Regardless whether PSP-POF compatibility is indicated in this embodiment, the non-preferred members of the microsystem neighbor list will match the PSP channels identified in the overlying macrosystem's neighbor list. Alternatively, though not shown in FIG. 6B, to apprise registered mobiles operating within microsystem 26 of competing microsystem control channels, the AFP controller may direct the AFP scanner to scan the entire operation band of interest (except for the previously identified macrocell control channels) to seek out such microsystems and include them as non-preferred neighbors within the microsystems 26 neighbor list based again on their perceived RSSI values.
An example of a microsystem neighbor list according to the present embodiment is shown in FIG. 8A. Here, the AFP controller has identified control channels 1015 and 900 as emanating from the overlying macrosystem based on overlying macrocell neighbor list data acquired in step S1140 of FIG. 6B (through execution of substeps S1141-S1145 shown in FIG. 6C). In addition, four clean channels have been identified as microsystem control channel candidates (channels A, B, C and D in the figure). The AFP controller selects the relatively cleanest one of these channels as the active control channel for the microsystem (here channel A) and labels the remaining channels (B, C, D) as potential backup channels should the active channel fail.
FIG. 8B shows corresponding PSP-POF information broadcast to the registered mobiles 22 b operating within the geographical service area 28. It should be noted here that the PSP values are retained from the macrosystem neighbor list in order to preserve the registered mobiles 22 b capability to switch to the overlying macrosystem.
Turning back to FIG. 6B, once the microsystem neighbor list has been assembled, control passes to step S1160. At step S1160, the AFP controller 50 broadcasts to the mobility controller 51 the assembled neighbor list for transmittal to the registered mobiles 22 b as PSP-POF values. Thereafter initial control channel configuration according to the present embodiment terminates. Ongoing monitoring, scanning, and maintenance of the active-assigned, backup and residual traffic frequency and neighbor lists by the AFP controller 50 according to this embodiment will now be described with reference to FIGS. 7A-7C.
Turning first to FIG. 7A, this figure depicts a flow chart including the general monitoring procedure implemented by the AFP controller 50 after completion of the initial scan procedures detailed above with reference to FIGS. 6A-6C. Preferably, the general monitoring procedure shown in FIG. 7A will be invoked until an asynchronous termination event occurs, such as a power fault or shut-down of the AFP controller 50.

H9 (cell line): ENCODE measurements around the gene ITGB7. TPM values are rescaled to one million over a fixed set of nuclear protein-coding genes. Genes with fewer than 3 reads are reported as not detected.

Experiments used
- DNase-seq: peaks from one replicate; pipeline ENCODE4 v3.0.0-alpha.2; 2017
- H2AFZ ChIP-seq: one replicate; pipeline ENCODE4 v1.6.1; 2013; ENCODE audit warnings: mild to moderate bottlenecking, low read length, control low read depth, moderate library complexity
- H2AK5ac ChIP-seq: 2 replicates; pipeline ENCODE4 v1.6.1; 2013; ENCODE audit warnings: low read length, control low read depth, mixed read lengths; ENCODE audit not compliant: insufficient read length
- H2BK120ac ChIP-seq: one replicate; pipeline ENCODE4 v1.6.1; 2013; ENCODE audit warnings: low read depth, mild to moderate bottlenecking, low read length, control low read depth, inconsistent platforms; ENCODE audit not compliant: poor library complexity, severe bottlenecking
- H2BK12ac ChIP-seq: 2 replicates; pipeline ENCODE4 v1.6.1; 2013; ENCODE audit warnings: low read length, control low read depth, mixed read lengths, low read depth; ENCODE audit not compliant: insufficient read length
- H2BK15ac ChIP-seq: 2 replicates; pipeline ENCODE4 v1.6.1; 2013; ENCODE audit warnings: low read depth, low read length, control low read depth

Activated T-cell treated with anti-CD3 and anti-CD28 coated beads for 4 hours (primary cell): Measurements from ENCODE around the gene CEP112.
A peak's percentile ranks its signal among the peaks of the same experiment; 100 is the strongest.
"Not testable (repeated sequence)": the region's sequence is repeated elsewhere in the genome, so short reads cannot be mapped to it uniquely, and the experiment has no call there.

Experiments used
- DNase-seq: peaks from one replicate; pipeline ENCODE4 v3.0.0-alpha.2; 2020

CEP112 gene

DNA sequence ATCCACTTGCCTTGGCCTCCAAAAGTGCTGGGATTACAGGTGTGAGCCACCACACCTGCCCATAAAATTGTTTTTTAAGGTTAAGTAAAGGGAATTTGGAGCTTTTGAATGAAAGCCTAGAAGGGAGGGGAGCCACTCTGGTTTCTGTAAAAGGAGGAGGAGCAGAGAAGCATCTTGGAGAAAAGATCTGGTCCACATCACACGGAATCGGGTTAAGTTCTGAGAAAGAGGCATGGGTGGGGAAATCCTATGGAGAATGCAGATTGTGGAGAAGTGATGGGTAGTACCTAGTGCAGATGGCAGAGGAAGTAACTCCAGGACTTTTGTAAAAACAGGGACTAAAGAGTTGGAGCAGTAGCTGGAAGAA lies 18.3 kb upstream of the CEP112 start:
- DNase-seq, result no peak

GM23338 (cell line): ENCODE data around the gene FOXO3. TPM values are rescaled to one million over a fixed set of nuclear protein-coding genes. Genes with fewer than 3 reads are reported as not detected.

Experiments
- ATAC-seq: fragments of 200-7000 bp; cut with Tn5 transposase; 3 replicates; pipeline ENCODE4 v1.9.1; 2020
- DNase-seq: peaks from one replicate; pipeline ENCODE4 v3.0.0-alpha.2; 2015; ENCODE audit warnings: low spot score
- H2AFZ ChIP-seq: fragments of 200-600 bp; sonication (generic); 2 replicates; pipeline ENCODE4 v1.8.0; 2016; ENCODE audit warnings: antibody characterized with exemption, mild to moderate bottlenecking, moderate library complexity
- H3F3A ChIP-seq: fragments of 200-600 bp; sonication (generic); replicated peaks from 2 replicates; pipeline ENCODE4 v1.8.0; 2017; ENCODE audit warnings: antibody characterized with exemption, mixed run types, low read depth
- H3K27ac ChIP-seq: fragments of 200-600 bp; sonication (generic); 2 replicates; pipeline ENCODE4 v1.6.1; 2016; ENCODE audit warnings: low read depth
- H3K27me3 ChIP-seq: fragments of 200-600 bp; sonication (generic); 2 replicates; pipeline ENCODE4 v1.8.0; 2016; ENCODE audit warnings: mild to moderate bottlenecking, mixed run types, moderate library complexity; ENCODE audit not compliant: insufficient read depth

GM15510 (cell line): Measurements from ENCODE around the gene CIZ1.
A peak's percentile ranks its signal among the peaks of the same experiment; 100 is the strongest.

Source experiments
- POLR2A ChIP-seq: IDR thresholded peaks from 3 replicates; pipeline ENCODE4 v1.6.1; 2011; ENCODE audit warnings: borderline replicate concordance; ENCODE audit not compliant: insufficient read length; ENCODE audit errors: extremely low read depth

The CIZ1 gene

With reference to FIG. 7A, general monitoring by the AFP controller 50 according to the first embodiment begins at step S1500. At step S1500, a determination is made whether a statistical analysis watchdog timer has expired. This statistical analysis timer is used to signal the AFP controller 50 at regular intervals when statistical analysis and updates of backup/residual traffic lists needs to be performed in order to keep these lists valid and reduce the likelihood of the microsystem 26 interfering with the overlying macrosystem. The duration of this timer is preferably programmable, and default or user-defined duration values therefor can be specified in the OAM configuration data discussed hereinabove.
If, in step S1500, a determination is made that the statistical analysis timer has expired, control passes to step S1600. At step S1600, statistical analysis using a historical measurement database is used to update the backup and residual traffic lists. Such statistical analysis techniques are described in U.S. patent application Ser. No. 08/409,802, filed Mar. 24, 1995 and commonly assigned with present application to Northern Telecom Limited of Montreal, Canada, which is incorporated herein fully by reference. In sum, 95% normalized historical analysis of the historical measurement database is used to resort or re-rank the member frequencies of the backup and residual list. Once resorted, the AFP controller promotes consistently improved members of the residual list to the backup list for potential use in the microsystem.
Once analysis, backup and residual list reordering and conditional promotion completes, control passes to step S1700. In step S1700, the statistical analysis timer is reset and control loops back to step S1500, where the status of this timer is again polled.
If, however, in step S1500, a determination is made that the statistical analysis timer has not expired, control instead falls through to step S1800. At step S1800, a determination is made whether the non-preferred neighbor list (“DCCH”) watchdog timer has expired. This timer is used to signal the AFP controller when to monitor control channel frequencies allocated to non-preferred members of the microsystem neighbor list in order to prevent stale neighbor list data from being maintained in mobiles 22 b registered on the microsystem 26 or within the mobility controller 51 of the microsystem 26. Like the statistical analysis timer, its duration too is preferably programmable and can be specified through user input, OAM configuration information, or through a predefined default interval.
If, in step S1800, the AFP controller 50 determines that the neighbor list/DCCH timer has expired, control passes to step S1900 in which the neighbor list is verified and potentially updated. A more detailed discussion of step S1900 procedures may be found hereinbelow with reference to FIG. 7C. Thereafter, in step S2000, the neighbor list timer is reset and control loops back to step S1500 to resume statistical analysis timer polling discussed above.